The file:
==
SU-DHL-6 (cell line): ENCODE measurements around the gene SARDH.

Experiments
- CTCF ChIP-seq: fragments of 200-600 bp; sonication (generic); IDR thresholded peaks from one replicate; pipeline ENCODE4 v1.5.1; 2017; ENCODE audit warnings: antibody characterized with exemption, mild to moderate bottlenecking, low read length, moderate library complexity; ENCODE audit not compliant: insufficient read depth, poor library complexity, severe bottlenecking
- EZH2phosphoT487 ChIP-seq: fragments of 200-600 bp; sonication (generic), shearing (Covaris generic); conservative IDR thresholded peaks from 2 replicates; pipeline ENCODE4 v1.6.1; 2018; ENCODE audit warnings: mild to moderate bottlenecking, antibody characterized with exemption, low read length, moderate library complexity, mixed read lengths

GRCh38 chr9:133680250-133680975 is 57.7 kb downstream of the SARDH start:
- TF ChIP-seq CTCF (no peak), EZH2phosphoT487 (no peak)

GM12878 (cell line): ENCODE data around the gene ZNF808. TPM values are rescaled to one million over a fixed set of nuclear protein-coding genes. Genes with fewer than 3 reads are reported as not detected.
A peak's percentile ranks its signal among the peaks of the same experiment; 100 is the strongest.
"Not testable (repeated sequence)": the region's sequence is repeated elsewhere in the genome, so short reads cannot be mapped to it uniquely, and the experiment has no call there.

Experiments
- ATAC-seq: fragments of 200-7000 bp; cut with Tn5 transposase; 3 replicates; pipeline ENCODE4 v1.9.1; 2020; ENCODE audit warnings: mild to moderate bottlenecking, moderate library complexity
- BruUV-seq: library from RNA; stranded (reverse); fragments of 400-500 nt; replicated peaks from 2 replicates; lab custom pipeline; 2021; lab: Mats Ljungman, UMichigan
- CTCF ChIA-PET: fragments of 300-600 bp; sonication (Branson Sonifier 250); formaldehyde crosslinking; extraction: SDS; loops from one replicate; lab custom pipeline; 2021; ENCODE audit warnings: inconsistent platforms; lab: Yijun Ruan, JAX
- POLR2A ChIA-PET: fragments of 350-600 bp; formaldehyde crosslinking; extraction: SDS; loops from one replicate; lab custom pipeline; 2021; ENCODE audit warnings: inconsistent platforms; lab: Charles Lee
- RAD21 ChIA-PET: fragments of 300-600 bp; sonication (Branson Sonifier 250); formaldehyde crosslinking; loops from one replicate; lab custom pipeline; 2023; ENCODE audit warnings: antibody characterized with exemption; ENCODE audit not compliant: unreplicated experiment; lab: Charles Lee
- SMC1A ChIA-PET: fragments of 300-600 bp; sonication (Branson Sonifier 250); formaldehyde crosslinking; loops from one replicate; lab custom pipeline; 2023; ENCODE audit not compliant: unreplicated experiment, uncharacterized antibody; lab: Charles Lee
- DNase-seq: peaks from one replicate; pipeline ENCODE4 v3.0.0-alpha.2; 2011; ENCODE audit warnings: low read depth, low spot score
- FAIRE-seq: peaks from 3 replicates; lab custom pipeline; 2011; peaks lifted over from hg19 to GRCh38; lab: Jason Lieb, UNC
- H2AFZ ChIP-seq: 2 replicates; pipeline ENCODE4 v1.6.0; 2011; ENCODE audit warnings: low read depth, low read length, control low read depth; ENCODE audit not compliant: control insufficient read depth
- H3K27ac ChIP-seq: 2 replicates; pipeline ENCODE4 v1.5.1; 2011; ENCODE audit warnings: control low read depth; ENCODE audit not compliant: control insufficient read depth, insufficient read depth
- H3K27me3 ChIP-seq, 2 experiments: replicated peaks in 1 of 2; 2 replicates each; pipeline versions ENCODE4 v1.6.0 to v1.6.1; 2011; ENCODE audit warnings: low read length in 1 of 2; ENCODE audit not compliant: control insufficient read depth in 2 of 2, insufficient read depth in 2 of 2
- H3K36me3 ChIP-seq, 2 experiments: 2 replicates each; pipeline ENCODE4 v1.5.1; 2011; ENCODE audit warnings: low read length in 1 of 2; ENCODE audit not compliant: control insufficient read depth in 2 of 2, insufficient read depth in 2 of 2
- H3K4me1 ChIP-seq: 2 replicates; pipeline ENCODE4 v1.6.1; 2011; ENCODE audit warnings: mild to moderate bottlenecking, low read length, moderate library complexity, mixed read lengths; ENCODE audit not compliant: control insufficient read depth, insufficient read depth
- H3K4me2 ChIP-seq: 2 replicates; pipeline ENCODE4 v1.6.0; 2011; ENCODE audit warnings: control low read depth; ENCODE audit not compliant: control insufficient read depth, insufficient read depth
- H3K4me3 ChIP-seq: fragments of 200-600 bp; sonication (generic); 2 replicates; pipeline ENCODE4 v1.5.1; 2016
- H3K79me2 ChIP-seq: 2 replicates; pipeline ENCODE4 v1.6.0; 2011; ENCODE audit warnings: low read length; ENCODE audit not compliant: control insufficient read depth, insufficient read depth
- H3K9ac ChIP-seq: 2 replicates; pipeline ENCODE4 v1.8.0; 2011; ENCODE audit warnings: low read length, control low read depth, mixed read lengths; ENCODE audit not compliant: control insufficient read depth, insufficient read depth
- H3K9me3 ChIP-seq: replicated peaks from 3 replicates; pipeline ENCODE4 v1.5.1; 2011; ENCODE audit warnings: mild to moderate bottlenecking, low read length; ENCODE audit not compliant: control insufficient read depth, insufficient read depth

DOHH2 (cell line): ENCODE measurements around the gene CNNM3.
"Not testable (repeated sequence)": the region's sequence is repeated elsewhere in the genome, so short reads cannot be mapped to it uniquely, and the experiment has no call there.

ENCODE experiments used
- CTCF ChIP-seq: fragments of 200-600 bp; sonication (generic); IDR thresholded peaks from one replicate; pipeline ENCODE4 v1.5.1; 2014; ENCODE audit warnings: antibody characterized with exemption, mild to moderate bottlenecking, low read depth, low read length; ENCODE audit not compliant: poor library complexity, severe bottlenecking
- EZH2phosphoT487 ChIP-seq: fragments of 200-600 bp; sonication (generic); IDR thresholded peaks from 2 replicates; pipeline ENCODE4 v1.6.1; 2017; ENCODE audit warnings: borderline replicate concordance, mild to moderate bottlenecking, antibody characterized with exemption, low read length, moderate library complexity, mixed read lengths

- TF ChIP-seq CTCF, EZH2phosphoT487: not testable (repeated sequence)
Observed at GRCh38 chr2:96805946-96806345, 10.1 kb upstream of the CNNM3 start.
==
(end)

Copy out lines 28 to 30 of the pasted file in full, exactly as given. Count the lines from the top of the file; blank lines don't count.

- H3K9me3 ChIP-seq: replicated peaks from 3 replicates; pipeline ENCODE4 v1.5.1; 2011; ENCODE audit warnings: mild to moderate bottlenecking, low read length; ENCODE audit not compliant: control insufficient read depth, insufficient read depth

DOHH2 (cell line): ENCODE measurements around the gene CNNM3.
"Not testable (repeated sequence)": the region's sequence is repeated elsewhere in the genome, so short reads cannot be mapped to it uniquely, and the experiment has no call there.